Look at all the webcomic artists out there, many of them were inspired by DC, Marvel, Antarctic Press, Archie, and many other comic producers. Or cartoons on Youtube and Newgrounds, they had their inspirations as well from other sources.

    Of course, this boils down to what is consumed on those tablets. Tablets are nothing more than a access point to the media, much like the radio receiver and tuner were. So it's a matter of quality or subject matter that matters. On TV, Dora the Explorer is probably more inspirational and creativily engaging than something like… The Jersey Shore.

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  3. 0
    GrimCW says:

     Tablets are often used for reading, so that kind of moots the concept of replacing it. But to the rest, at least its not another attempt to blow off some bogus claim that incomplete research has once again "proven" something it hasn't scratched.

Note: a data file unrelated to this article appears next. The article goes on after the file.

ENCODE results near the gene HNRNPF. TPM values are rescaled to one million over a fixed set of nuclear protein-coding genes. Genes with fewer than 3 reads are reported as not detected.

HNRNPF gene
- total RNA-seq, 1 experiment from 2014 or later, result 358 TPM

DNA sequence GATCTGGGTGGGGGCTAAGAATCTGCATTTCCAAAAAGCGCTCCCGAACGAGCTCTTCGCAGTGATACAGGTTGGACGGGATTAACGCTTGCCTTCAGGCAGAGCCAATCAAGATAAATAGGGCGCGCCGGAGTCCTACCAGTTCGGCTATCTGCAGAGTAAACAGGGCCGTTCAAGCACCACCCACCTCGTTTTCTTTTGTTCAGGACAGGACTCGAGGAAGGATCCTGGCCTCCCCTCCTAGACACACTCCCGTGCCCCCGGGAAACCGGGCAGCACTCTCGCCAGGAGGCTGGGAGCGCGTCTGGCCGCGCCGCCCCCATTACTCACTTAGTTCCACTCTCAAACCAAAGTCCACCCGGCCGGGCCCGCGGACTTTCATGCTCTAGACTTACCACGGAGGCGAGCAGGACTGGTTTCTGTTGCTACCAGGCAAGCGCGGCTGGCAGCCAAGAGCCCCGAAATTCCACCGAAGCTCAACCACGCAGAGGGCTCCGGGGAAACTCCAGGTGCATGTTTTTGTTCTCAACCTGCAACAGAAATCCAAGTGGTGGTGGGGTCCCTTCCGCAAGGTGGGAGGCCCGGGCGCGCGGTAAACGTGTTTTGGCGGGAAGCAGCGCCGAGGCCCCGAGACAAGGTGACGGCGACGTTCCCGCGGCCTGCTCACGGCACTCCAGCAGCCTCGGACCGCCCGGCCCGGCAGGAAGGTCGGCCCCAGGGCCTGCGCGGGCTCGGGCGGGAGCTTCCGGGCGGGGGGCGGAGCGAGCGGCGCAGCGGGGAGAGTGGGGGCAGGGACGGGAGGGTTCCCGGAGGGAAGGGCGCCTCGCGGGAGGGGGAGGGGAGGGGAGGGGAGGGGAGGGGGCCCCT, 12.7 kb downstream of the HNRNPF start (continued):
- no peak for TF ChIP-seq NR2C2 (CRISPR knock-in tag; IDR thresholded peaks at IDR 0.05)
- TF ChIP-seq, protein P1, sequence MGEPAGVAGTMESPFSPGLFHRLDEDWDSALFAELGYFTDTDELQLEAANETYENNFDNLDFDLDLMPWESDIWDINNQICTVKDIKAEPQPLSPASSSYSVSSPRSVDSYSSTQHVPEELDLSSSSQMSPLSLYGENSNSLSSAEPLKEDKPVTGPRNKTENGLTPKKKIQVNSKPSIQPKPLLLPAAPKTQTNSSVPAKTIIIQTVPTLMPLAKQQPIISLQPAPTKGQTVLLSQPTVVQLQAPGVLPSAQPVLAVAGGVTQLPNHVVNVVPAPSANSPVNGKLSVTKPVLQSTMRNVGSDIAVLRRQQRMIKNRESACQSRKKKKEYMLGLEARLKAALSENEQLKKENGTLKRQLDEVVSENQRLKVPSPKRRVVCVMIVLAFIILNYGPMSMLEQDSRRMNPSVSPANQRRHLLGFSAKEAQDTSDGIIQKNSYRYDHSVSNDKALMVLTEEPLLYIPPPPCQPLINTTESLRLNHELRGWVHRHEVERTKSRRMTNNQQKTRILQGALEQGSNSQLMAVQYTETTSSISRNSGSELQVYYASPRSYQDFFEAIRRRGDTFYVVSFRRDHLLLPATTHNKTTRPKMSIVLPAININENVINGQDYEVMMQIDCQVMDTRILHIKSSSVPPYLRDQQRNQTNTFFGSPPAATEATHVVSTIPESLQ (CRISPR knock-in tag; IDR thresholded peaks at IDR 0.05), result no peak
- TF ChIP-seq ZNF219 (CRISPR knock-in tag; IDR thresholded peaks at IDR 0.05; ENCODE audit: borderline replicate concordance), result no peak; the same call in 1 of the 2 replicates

Sounds like theres someone out there with actual heads on their shoulders. I like this one.

    Exception being the briggs one there.. She has nothing to support that claim, and language development won't be hindered given it'd need to be understood for the content to be utilized. Now if she's referring to SPOKEN language, I may see a point. As social interaction alone would increase that. But there are also these functions called "video chat". Things like Skype and Facetime that would accommodate for it in some form to a limited extent. Also voice recognition based experiences could be utilized to work with it, and that tech has come a LONG way since its introduction some what, almost 35+ years ago now?

    I'm not saying it should, or could fully. I doubt that too, but the options exist. These individuals seem to be pointing to strictly video based content. Many are also interactive and text based.

    And given the place technology has in regards to social growth these days, not having enough knowledge of it could actually cause problems in some regards (people can be rather mean to someone who is "behind" when it comes to the tech they're using/know how to use).

    I'm wondering what their exposure level is to modern tablet and computer tech.